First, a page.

Editor’s note: In what is planned to be an annual Father’s Day feature, DawgNation has found one unique father-son relationship we’ve noticed along the recruiting trail. Their story is just one example of the great work still being done by fathers everywhere on the road to the SEC.
There are now hundreds of Jamyest Williams stories sprawled around the internet. All the words and headlines stretch out over cyberspace like Terrence Cody on a bean bag chair. That’s because he’s an elite player in every sense of the term.
Will the Athens native stay in-state and play for UGA? What’s the latest with Alabama, Clemson, Florida State, Ohio State, Oklahoma, South Carolina, Tennessee and USC? Watch out for Ohio State and South Carolina in particular. Those schools seem like major contenders.
This narrative won’t be a weather report on how hot or cold all those schools are. It will point to the man who set his path like a heat-seeking missile to where Williams ranks today. Check out the Father’s Day message in the video interview above.
It carries a message of appreciation for his father James “JJ” Williams. His father was a high school standout in Oklahoma who kept the referees busy signaling first downs and touchdowns back in his day. That career even extended to the junior college level.
He’s been training his son since he was six years old.
Williams said he would be an “average” player without that push he’s gotten from his father. He feels his guidance has meant everything to his rankings as the No. 6 cornerback and the No. 52 overall player in America.
“He’s kept me humble and hungry and made me the man I am today,” Williams said. “I couldn’t be more blessed than to have him as a father.”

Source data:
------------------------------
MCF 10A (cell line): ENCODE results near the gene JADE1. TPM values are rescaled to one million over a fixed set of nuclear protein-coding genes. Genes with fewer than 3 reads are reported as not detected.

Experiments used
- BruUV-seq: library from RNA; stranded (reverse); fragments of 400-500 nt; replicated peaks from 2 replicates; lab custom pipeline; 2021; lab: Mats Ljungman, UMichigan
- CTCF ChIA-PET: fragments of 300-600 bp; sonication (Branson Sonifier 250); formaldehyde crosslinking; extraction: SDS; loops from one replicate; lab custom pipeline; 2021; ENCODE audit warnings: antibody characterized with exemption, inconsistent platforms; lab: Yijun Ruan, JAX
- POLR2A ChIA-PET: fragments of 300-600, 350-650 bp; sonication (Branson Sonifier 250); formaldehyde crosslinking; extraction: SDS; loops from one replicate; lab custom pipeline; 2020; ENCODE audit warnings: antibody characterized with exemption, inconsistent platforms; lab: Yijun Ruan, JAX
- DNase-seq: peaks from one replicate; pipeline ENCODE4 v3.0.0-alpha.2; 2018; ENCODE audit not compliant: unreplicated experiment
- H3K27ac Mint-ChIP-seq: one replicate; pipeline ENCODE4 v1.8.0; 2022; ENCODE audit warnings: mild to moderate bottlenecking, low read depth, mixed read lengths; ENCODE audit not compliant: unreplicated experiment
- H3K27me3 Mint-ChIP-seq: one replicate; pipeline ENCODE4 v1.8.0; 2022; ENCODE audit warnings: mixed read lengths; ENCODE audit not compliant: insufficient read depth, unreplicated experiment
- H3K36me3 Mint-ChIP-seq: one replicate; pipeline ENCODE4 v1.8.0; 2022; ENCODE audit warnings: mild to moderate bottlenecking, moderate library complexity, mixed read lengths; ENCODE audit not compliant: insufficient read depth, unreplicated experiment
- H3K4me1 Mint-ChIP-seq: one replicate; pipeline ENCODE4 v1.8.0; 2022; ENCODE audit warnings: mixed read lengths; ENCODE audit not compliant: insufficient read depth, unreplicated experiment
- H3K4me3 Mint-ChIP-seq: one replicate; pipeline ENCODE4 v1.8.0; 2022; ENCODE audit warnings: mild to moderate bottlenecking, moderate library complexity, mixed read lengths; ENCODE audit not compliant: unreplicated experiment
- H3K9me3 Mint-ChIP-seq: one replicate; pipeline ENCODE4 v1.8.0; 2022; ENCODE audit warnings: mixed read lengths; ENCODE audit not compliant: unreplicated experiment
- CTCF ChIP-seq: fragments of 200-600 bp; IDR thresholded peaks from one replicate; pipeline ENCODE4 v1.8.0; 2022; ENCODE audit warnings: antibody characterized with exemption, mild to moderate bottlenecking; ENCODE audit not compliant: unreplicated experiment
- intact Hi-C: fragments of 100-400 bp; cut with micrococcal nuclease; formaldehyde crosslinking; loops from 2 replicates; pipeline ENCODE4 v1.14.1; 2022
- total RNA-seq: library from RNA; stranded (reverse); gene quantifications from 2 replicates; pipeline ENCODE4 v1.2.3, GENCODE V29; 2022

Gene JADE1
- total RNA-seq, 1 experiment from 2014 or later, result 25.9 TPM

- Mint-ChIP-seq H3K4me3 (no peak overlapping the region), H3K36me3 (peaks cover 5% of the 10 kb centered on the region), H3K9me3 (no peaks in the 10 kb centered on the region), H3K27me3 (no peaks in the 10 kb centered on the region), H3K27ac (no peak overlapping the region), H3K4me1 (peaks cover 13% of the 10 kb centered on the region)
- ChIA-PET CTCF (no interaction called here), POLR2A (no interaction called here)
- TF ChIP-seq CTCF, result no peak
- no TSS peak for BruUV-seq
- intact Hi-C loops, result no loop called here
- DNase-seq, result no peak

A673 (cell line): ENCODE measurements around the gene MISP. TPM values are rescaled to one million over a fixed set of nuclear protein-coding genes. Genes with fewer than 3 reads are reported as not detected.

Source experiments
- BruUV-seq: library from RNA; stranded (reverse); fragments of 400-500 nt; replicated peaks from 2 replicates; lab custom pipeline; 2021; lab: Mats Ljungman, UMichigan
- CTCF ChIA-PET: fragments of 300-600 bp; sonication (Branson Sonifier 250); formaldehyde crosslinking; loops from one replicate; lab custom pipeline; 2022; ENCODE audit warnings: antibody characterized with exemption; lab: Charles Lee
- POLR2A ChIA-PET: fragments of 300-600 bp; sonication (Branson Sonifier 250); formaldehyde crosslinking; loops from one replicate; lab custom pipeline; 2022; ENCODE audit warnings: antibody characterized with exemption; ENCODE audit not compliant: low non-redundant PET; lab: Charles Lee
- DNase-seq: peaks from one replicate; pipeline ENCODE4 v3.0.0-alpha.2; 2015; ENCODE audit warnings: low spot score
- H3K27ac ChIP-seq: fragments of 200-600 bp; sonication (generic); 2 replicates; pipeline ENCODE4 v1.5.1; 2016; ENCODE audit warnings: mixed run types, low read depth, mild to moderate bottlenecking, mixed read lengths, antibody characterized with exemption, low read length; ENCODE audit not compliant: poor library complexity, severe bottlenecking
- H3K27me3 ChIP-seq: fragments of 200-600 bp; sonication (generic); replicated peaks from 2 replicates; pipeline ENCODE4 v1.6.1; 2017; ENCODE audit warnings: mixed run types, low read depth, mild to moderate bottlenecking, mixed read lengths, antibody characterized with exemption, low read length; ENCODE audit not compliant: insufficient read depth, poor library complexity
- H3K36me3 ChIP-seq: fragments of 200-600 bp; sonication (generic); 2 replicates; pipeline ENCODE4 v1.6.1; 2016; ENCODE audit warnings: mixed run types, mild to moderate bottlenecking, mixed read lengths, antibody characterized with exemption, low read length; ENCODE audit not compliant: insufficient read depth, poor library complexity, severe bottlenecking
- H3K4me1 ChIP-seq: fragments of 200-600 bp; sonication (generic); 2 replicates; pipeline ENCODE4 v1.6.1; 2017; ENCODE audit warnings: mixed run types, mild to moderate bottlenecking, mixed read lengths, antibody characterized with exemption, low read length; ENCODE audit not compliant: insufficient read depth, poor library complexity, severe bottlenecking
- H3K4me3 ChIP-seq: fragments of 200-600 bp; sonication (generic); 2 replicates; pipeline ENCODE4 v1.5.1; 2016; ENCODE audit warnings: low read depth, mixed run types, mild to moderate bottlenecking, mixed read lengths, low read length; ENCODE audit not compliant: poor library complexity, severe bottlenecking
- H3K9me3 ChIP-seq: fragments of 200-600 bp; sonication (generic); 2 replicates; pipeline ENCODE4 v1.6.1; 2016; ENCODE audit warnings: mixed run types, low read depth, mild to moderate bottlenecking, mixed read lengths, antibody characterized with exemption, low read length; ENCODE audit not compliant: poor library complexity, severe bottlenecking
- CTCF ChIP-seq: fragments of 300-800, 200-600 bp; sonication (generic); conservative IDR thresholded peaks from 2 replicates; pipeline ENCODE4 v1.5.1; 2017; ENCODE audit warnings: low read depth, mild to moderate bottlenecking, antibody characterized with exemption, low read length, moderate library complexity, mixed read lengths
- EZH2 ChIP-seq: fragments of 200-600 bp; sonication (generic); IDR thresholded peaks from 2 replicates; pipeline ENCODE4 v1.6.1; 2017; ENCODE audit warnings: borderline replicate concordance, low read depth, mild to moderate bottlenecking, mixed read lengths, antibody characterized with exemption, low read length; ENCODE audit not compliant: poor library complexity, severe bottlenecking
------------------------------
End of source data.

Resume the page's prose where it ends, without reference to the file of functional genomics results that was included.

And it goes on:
The 5-foot-9 cornerback said his father made him do things other kids did not do. He even accelerated his maturity to the point that Williams now feels when he’s at college by himself, he’ll have all the drive necessary to accomplish his goals.
“Sometimes I didn’t want to do (all he made me do) but it is what it is,” Williams said. “You have to do what it takes to get to the top.”
Williams shined as an impact tailback (21 touchdowns) and a big-play eraser at cornerback last year at Archer. He did so despite a nagging bone spur that limited him to 85 percent effectiveness.
This year he has transferred to Grayson and will shine during several televised matchups, including an ESPN broadcast with Florida juggernaut IMG Academy.
This is different than most “Helicopter Dads” in a player’s life. His father noticed his son’s technique at an all-star event and shared a direct message with a reporter that included tips he hoped could be passed along in real time.
His father was his principal trainer until high school. Williams operates Unified Preps based on his experiences with his son. That’s an athletic training and college football recruiting consulting service for young players in Gwinnett County.
Perhaps one of the toughest methods Williams now endures is to run with a weighted 30-to-40 pound vest strapped to his chest. He’ll sprint for 50 or 60 yards for five or six intervals at a time.
His father has provided him with the mental training throughout the years to handle that.
“The dream is (the NFL) most definitely, but that would come last,” Williams said. “The main goal is to get that education first. The thing my dad really wants for me is to get my education.”
JJ Williams made sure to point out the signing bonuses awarded to recent first-round NFL draft picks. Then what his father didn’t know on the football side, he found out.
“He did all his homework, always watching football and learning from different people,” Williams said of his father.
Williams remembers when his father had him in pads when he was six years old with his older brothers.
“We were always going after it in the yard,” Williams said. “It kind of made me tougher a little bit, too.”
“He and I will both be happy if I make it all the way,” Williams said. “I don’t know who will be happiest. Me or him. That’s because we’ve both gone through this process together. It has been stressful for both of us.”
The Grayson senior used a lot of adjectives to describe their relationship.
“That man is my father and my Dad but also my spark and motivation and my inspiration and all of that,” Williams said. “I’d call him all of those things.”
Jeff Sentell covers UGA football and UGA recruiting for AJC.com and The Atlanta Journal-Constitution. Follow him on Twitter for the latest on who’s on their way to play Between the Hedges. Unless otherwise indicated, player rankings and ratings are from the 247Sports Composite.